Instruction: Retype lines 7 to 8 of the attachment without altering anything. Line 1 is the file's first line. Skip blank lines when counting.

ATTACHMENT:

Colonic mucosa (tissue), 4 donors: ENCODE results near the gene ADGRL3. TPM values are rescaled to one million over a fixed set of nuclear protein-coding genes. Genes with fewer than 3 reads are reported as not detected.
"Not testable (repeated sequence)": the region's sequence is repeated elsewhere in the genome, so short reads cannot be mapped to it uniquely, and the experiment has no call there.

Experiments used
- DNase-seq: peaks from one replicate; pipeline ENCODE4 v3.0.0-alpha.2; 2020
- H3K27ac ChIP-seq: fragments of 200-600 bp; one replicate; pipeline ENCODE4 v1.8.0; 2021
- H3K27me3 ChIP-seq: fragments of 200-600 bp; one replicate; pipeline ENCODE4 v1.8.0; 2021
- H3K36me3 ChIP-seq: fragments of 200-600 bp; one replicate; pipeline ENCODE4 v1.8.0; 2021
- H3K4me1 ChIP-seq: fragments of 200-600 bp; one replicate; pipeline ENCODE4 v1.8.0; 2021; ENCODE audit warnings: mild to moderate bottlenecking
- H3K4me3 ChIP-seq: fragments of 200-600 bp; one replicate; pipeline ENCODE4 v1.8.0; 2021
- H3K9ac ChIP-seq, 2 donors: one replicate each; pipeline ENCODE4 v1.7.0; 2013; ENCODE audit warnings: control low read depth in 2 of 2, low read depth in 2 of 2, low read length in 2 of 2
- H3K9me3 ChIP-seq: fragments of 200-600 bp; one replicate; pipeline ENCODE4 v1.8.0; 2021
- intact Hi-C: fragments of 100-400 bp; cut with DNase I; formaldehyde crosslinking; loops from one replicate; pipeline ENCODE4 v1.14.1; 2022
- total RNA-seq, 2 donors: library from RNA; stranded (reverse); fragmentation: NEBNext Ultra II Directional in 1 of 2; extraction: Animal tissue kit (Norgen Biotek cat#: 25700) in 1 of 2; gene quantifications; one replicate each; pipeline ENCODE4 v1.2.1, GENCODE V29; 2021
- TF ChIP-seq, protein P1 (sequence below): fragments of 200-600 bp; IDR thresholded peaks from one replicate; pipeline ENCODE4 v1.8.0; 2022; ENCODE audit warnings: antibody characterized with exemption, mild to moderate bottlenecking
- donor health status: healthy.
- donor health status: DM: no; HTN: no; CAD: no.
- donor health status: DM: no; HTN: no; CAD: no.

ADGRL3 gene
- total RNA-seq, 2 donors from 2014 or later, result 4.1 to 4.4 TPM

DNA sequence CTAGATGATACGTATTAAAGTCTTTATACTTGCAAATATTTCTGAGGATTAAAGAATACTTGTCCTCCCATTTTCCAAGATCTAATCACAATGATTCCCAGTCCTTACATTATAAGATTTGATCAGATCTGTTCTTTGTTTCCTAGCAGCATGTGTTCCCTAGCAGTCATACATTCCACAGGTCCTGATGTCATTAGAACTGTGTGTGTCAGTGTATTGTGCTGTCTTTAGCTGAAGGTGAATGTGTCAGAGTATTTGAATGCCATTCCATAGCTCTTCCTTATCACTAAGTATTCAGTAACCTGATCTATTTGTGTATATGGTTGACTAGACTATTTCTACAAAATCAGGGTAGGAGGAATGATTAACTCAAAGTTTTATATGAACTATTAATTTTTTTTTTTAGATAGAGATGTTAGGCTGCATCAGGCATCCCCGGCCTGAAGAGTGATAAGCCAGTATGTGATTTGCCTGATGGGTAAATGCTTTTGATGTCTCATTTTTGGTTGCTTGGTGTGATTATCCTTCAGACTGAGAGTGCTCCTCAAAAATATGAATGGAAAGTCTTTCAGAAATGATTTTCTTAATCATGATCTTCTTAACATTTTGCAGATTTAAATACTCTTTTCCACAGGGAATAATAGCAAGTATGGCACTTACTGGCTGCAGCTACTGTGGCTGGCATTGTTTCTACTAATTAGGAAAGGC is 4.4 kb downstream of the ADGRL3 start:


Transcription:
- H3K36me3 ChIP-seq: fragments of 200-600 bp; one replicate; pipeline ENCODE4 v1.8.0; 2021
- H3K4me1 ChIP-seq: fragments of 200-600 bp; one replicate; pipeline ENCODE4 v1.8.0; 2021; ENCODE audit warnings: mild to moderate bottlenecking